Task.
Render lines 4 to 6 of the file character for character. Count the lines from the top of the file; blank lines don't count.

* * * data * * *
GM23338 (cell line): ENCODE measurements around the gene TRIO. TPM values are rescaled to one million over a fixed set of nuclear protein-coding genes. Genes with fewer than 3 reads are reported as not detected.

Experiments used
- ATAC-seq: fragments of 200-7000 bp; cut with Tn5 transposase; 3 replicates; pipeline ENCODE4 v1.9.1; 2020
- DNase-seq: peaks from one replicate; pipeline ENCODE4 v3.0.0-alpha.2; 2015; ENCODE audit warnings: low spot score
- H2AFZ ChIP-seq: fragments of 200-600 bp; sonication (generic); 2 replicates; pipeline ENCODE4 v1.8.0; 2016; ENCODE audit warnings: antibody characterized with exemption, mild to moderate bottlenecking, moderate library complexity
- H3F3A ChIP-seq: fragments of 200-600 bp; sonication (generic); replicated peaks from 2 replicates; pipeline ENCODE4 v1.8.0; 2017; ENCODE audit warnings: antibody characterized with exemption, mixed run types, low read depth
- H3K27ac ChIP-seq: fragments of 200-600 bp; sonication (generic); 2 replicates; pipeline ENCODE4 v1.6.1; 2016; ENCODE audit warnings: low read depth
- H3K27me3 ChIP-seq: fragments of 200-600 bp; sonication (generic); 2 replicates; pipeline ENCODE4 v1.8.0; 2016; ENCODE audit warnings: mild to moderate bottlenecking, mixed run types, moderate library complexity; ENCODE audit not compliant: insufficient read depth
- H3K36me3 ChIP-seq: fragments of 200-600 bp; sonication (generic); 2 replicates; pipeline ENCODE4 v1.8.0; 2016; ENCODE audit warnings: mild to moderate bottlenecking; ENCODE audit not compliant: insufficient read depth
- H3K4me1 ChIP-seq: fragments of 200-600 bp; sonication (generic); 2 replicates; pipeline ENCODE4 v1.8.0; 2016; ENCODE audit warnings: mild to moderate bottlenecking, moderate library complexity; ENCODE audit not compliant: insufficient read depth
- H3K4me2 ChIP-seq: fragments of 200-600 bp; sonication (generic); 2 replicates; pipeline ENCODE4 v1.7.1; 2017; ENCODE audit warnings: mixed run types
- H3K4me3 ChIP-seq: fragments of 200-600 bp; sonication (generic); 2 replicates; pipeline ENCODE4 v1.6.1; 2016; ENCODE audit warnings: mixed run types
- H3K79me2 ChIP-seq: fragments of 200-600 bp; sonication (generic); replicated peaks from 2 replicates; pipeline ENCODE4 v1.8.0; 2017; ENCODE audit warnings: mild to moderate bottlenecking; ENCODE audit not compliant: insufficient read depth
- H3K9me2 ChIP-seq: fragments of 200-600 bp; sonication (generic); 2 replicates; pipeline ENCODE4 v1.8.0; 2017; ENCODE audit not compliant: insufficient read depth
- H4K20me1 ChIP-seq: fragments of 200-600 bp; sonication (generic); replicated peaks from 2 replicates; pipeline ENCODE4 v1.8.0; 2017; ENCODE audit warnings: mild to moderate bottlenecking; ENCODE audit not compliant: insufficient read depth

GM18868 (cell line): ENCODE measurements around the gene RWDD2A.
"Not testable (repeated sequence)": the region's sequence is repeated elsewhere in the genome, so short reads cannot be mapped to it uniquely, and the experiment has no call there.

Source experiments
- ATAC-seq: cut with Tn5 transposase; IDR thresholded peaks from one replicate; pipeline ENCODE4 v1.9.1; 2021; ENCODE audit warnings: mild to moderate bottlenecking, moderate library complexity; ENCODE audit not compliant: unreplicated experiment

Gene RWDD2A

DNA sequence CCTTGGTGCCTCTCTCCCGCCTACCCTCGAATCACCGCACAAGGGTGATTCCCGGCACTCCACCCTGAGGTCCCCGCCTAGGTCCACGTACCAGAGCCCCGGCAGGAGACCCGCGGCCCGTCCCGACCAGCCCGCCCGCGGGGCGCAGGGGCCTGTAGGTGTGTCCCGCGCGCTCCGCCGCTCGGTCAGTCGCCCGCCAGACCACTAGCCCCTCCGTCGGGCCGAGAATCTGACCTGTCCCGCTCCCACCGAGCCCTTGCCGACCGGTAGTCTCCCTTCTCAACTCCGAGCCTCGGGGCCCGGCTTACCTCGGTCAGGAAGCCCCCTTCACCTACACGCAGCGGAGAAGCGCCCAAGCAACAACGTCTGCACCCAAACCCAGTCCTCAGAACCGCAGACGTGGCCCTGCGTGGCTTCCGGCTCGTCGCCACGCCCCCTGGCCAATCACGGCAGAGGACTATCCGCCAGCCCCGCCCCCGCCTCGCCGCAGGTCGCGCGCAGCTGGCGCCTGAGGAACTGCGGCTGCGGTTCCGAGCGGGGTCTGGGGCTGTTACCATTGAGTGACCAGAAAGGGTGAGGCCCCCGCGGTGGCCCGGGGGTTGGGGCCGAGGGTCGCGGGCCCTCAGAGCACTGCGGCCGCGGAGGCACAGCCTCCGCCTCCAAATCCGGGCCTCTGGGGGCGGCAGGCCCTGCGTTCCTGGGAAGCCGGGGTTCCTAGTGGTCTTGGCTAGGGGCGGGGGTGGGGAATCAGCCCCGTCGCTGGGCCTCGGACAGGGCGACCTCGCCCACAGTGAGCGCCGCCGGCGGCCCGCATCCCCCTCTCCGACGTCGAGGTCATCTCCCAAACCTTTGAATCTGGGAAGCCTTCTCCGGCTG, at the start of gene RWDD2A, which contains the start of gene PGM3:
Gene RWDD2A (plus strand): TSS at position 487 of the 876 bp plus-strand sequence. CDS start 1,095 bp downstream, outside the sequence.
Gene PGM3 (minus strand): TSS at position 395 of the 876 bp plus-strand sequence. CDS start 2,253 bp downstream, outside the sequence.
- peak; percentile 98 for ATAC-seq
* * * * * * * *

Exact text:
- DNase-seq: peaks from one replicate; pipeline ENCODE4 v3.0.0-alpha.2; 2015; ENCODE audit warnings: low spot score
- H2AFZ ChIP-seq: fragments of 200-600 bp; sonication (generic); 2 replicates; pipeline ENCODE4 v1.8.0; 2016; ENCODE audit warnings: antibody characterized with exemption, mild to moderate bottlenecking, moderate library complexity
- H3F3A ChIP-seq: fragments of 200-600 bp; sonication (generic); replicated peaks from 2 replicates; pipeline ENCODE4 v1.8.0; 2017; ENCODE audit warnings: antibody characterized with exemption, mixed run types, low read depth